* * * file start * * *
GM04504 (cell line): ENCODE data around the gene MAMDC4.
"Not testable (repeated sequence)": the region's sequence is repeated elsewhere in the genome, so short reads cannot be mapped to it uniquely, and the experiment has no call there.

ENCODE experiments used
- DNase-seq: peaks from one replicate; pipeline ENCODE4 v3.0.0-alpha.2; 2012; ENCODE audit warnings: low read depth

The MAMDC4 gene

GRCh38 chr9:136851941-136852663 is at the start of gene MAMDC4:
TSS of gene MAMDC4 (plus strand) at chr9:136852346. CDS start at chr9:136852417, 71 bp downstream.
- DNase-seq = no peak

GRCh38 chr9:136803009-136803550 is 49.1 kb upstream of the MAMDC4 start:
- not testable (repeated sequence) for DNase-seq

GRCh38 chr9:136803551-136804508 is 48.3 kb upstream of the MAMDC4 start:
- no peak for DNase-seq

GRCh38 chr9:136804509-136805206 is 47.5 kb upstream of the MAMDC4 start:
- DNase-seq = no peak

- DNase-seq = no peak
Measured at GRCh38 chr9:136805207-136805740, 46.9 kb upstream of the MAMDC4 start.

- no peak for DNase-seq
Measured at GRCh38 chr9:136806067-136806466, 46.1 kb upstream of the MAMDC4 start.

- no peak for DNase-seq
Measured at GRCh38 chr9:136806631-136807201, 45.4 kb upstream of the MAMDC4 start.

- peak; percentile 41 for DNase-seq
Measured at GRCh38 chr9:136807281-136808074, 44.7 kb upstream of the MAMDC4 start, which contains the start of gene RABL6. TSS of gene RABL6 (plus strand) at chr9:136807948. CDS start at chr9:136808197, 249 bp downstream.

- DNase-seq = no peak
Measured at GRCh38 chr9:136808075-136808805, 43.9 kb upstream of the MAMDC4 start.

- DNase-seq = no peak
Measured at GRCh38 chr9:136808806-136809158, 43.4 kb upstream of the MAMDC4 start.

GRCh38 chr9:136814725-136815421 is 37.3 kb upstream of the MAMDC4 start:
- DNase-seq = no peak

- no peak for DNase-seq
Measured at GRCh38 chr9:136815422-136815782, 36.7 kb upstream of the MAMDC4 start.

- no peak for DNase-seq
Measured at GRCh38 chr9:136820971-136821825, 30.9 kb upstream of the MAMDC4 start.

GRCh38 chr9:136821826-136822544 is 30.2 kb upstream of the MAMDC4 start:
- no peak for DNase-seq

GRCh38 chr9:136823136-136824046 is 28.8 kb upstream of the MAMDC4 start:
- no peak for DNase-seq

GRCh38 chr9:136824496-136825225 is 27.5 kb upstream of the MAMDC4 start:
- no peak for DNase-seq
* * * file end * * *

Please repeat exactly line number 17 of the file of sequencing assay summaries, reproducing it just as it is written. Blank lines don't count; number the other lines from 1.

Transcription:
- no peak for DNase-seq